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Though other Pixar projects have visited actual places (Paris, San Francisco, the Great Barrier Reef), this is the first to dive fully into the multisensory moods of a living city, chasing after its rhythms, its folkways, its architectural details. “Soul” is a movie about death, about jazz, about longing and limitation.

It’s also a New York movie.

As such, it traffics in a brusque urbanist sentimentality that isn’t immune to or afraid of cliché. The sensory riot of the city includes squalling car horns, clattering trains, bagels, slices of pizza, barbershops, subway platforms and the perpetual-motion bustle of pedestrians, strollers, yellow cabs and more. Everything we used to complain about and miss desperately now.

All of this is rendered — “drawn” isn’t the right word; some combination of “sculpted” and “orchestrated” is what’s needed — with graceful, kinetic precision. Like other great New York movies, it invites you to identify particular intersections and storefronts, to compare its imagined geography with the city of your own experience. It isn’t all noise and crowds.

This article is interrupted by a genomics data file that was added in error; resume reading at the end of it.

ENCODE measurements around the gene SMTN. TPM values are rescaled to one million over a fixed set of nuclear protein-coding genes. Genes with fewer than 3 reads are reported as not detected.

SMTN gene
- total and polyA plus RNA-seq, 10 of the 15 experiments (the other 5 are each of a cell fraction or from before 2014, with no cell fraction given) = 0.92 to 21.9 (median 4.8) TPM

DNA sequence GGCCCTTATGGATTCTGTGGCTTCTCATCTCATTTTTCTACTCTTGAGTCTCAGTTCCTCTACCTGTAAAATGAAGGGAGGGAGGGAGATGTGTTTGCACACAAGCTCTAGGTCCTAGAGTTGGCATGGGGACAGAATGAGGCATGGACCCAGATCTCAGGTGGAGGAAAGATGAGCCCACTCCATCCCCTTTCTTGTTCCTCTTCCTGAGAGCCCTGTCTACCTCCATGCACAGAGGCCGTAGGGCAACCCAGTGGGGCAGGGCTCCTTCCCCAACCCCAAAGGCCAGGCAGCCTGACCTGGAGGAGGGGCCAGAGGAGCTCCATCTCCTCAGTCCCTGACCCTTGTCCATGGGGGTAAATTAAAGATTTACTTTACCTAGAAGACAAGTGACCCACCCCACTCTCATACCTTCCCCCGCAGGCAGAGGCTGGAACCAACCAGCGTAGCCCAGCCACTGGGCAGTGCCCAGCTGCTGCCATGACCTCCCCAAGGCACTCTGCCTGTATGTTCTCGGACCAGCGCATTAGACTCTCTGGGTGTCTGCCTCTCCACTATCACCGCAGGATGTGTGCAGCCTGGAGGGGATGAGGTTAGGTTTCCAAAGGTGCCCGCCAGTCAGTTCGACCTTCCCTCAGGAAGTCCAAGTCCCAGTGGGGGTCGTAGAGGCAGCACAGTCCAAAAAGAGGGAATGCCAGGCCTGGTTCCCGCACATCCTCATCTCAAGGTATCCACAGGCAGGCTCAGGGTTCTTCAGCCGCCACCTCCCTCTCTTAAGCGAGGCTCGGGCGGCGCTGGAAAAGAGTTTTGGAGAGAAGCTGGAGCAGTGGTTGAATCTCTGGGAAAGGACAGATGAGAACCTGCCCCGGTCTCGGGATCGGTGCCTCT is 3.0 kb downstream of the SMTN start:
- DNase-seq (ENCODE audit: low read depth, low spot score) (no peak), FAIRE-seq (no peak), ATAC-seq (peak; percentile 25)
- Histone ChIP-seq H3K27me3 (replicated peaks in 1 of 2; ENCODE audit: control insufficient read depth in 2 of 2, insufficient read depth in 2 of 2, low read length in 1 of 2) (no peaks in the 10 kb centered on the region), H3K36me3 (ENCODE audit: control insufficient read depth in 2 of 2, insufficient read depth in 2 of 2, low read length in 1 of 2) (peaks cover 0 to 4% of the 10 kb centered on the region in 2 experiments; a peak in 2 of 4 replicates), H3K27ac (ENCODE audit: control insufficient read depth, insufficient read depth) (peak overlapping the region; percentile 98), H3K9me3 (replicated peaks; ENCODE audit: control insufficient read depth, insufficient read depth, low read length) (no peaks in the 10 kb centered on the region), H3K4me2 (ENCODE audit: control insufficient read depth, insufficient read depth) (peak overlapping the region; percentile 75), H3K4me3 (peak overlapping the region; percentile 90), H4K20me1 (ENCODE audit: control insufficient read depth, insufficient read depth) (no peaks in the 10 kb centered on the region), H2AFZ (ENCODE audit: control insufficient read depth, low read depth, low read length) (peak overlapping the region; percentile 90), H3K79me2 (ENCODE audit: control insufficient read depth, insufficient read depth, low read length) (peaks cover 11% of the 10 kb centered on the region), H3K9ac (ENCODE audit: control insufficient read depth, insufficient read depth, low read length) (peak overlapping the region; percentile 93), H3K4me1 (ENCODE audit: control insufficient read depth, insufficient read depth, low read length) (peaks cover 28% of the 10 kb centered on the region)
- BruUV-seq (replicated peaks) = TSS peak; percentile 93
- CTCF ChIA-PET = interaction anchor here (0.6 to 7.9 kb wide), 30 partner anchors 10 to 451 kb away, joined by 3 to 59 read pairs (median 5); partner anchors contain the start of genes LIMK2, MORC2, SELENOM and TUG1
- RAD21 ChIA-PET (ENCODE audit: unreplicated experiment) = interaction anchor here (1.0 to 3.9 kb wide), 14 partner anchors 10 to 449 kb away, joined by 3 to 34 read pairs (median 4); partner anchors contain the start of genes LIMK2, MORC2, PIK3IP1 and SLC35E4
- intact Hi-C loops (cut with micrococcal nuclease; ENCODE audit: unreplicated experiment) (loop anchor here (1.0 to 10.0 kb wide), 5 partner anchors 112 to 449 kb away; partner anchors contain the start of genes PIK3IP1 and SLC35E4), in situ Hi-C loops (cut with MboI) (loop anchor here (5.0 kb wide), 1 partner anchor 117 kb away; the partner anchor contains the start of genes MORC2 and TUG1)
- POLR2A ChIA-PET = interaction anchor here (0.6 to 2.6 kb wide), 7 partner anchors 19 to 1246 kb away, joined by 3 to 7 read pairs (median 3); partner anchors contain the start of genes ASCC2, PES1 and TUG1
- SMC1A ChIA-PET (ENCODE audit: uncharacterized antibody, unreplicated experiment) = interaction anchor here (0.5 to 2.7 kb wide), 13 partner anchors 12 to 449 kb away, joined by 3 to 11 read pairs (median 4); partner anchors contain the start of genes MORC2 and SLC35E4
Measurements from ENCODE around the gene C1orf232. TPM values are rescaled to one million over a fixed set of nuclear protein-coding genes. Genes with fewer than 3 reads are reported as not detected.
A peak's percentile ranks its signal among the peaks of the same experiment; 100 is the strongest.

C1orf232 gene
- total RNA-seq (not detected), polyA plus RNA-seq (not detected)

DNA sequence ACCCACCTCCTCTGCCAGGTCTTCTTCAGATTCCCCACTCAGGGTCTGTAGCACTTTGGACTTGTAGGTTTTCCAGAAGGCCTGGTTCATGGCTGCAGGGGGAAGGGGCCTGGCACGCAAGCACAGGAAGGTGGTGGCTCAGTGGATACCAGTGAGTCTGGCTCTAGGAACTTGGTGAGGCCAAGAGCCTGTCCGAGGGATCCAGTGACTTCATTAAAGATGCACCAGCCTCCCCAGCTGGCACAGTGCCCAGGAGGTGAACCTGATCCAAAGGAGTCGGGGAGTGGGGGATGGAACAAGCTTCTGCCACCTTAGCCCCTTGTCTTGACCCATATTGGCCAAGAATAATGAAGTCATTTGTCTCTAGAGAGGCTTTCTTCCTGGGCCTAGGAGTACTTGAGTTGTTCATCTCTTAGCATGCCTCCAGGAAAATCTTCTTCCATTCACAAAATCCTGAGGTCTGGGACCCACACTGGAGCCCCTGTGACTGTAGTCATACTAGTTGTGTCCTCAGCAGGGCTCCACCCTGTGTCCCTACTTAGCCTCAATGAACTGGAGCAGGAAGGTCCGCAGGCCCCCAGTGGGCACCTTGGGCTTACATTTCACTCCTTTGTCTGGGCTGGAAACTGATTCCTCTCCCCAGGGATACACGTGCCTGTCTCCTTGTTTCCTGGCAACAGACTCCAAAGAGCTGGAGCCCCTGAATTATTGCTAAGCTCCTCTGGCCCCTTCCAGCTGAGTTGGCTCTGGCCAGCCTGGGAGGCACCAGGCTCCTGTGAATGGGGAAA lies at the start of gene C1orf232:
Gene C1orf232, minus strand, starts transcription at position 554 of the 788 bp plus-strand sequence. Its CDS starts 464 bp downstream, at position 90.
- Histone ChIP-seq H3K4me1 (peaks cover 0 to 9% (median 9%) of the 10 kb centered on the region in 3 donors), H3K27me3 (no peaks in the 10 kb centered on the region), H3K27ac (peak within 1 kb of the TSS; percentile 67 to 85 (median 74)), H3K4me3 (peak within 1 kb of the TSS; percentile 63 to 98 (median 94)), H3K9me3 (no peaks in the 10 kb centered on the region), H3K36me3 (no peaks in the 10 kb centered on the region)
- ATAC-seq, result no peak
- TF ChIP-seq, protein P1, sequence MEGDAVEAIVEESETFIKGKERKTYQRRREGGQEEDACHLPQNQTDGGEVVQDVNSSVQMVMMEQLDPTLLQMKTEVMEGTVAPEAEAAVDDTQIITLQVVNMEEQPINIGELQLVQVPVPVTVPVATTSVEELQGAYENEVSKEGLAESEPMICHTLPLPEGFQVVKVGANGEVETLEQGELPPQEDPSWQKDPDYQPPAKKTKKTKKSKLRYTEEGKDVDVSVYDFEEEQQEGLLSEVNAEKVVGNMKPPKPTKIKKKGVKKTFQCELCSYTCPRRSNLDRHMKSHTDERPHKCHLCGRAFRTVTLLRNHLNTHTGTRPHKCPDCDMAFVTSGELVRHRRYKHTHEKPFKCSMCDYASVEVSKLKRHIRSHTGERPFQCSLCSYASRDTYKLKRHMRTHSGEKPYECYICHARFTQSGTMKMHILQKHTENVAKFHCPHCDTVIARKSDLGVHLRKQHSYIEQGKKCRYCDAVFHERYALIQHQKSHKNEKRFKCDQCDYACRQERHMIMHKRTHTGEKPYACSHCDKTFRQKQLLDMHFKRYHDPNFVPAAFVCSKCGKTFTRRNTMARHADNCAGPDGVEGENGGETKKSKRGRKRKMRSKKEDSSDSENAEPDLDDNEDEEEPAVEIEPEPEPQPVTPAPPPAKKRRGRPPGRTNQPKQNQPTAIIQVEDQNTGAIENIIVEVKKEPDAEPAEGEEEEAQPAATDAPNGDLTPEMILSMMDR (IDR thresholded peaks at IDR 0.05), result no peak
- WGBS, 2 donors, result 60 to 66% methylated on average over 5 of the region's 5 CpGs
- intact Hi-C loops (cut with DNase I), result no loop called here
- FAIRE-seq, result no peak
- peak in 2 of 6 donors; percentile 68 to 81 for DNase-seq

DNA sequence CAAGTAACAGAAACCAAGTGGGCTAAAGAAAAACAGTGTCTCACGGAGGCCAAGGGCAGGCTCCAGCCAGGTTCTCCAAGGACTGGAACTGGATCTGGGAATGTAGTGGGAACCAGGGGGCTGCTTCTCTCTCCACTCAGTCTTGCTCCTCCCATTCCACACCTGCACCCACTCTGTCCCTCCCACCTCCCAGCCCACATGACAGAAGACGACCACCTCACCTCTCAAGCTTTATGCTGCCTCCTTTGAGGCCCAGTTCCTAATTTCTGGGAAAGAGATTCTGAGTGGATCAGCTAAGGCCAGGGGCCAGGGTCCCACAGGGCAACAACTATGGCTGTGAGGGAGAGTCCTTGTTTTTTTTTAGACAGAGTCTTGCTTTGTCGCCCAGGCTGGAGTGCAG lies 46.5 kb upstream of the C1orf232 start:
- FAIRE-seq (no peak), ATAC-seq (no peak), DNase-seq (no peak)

Part of the Pixar aesthetic over the years has been to collapse the distance between animation and other kinds of cinema, and you would swear that the New York scenes in “Soul” were filmed in natural light. There is a beauty that is almost spiritual in the way the sun falls across a block of rowhouses, through the windows of a storefront or along the floorboards of a walk-up apartment. Or maybe not “almost.” The apartment belongs to a pianist named Joe Garner (voiced by Jamie Foxx), whose literal struggle to keep body and soul together drives the plot across the city and into the beyond.